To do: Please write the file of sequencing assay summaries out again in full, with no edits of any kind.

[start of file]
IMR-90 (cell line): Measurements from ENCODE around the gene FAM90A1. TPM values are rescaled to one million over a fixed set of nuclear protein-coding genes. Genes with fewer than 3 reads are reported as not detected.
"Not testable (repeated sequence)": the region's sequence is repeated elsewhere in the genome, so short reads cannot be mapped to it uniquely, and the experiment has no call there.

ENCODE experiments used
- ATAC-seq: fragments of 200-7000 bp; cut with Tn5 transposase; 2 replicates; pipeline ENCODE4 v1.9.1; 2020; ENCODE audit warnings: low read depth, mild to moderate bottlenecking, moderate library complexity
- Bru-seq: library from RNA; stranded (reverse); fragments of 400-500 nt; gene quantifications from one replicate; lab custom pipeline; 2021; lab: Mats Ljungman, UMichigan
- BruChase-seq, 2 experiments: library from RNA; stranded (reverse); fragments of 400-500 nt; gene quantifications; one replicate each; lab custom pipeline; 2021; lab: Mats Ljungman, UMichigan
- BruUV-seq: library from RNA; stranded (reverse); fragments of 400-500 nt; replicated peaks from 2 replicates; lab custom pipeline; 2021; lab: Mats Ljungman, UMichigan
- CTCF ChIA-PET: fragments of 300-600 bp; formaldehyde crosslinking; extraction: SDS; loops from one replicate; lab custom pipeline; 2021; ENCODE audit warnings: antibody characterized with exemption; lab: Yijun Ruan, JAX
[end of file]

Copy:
IMR-90 (cell line): Measurements from ENCODE around the gene FAM90A1. TPM values are rescaled to one million over a fixed set of nuclear protein-coding genes. Genes with fewer than 3 reads are reported as not detected.
"Not testable (repeated sequence)": the region's sequence is repeated elsewhere in the genome, so short reads cannot be mapped to it uniquely, and the experiment has no call there.

ENCODE experiments used
- ATAC-seq: fragments of 200-7000 bp; cut with Tn5 transposase; 2 replicates; pipeline ENCODE4 v1.9.1; 2020; ENCODE audit warnings: low read depth, mild to moderate bottlenecking, moderate library complexity
- Bru-seq: library from RNA; stranded (reverse); fragments of 400-500 nt; gene quantifications from one replicate; lab custom pipeline; 2021; lab: Mats Ljungman, UMichigan
- BruChase-seq, 2 experiments: library from RNA; stranded (reverse); fragments of 400-500 nt; gene quantifications; one replicate each; lab custom pipeline; 2021; lab: Mats Ljungman, UMichigan
- BruUV-seq: library from RNA; stranded (reverse); fragments of 400-500 nt; replicated peaks from 2 replicates; lab custom pipeline; 2021; lab: Mats Ljungman, UMichigan
- CTCF ChIA-PET: fragments of 300-600 bp; formaldehyde crosslinking; extraction: SDS; loops from one replicate; lab custom pipeline; 2021; ENCODE audit warnings: antibody characterized with exemption; lab: Yijun Ruan, JAX